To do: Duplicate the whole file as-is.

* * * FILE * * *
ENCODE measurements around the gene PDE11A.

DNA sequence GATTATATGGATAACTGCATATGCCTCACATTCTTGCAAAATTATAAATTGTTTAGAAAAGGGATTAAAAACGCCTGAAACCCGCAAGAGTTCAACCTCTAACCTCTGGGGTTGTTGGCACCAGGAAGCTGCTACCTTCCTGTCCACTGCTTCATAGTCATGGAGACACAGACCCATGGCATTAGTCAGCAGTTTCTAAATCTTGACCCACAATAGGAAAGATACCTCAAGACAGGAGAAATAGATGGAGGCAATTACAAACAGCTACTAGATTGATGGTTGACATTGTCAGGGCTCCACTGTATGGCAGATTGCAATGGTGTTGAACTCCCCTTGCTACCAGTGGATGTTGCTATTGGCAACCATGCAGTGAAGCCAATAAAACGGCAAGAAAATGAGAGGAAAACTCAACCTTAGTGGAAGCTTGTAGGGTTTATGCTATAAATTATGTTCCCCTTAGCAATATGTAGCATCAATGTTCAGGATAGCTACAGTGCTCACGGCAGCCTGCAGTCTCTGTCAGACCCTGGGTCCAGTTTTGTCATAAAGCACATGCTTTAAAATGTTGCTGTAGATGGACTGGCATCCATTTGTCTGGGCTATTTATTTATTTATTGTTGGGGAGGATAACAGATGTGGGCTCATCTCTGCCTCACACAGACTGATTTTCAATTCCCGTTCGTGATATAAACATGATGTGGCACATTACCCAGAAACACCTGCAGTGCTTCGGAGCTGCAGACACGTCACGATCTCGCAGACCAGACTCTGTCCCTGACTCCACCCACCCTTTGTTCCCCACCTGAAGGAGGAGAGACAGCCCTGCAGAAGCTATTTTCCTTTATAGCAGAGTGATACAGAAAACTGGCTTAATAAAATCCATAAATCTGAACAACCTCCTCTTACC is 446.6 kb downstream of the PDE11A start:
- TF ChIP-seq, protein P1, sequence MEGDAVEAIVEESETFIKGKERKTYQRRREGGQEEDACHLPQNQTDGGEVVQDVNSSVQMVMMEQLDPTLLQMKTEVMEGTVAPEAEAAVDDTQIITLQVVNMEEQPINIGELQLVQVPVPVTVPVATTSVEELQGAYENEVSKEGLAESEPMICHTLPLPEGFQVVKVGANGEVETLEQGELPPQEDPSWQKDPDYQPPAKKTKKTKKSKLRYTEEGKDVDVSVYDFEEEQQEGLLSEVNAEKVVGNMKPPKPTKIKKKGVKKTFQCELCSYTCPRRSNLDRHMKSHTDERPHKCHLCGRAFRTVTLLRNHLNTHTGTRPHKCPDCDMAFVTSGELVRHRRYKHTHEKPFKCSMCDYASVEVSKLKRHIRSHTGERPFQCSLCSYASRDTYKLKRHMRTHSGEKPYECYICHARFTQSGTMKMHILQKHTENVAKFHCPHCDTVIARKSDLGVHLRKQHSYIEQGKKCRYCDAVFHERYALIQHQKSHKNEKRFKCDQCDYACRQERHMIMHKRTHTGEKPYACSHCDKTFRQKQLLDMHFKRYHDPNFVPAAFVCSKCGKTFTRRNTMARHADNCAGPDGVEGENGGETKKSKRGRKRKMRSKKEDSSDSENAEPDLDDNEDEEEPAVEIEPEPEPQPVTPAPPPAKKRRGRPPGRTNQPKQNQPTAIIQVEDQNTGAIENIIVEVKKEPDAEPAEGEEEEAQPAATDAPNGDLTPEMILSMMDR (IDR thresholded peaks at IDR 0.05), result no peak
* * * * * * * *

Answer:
ENCODE measurements around the gene PDE11A.

DNA sequence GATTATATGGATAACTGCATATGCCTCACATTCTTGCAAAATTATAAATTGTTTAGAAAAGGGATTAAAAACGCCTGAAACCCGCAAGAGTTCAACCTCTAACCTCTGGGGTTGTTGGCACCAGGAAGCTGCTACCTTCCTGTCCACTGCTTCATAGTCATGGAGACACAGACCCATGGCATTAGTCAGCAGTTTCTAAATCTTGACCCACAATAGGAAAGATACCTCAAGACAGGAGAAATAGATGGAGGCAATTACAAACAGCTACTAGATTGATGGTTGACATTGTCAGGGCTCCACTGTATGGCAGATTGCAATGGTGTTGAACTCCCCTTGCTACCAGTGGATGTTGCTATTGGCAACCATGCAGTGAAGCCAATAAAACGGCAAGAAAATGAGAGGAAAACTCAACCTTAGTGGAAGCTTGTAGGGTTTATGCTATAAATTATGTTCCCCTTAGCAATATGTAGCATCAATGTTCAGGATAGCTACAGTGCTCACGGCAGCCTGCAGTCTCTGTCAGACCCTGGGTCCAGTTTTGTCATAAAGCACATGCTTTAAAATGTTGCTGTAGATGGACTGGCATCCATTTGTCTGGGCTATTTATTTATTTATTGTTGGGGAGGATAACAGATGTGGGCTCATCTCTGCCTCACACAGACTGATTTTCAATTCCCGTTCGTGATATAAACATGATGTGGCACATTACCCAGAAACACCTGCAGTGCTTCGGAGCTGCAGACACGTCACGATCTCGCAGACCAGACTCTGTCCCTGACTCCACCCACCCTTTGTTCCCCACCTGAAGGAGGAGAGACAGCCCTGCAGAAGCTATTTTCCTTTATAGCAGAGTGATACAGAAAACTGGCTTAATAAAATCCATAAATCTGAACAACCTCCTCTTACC is 446.6 kb downstream of the PDE11A start:
- TF ChIP-seq, protein P1, sequence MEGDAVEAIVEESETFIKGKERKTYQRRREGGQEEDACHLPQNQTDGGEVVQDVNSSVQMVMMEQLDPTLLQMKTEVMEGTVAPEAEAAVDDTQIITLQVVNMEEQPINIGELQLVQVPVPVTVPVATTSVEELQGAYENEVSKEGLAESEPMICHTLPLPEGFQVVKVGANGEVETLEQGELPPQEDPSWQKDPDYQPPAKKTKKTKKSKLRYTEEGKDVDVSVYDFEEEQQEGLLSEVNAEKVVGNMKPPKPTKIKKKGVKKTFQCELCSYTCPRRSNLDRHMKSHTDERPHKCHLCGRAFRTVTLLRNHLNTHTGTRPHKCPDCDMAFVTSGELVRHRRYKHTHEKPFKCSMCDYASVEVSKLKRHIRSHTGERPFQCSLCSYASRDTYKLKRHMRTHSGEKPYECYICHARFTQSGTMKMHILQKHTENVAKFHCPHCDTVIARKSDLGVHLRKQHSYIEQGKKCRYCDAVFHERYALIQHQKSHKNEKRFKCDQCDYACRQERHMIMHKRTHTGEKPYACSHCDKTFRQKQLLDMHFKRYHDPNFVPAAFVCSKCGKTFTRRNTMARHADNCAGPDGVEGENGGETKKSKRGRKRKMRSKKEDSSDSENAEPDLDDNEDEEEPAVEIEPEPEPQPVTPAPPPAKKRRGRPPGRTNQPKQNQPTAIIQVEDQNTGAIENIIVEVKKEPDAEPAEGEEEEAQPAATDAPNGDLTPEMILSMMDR (IDR thresholded peaks at IDR 0.05), result no peak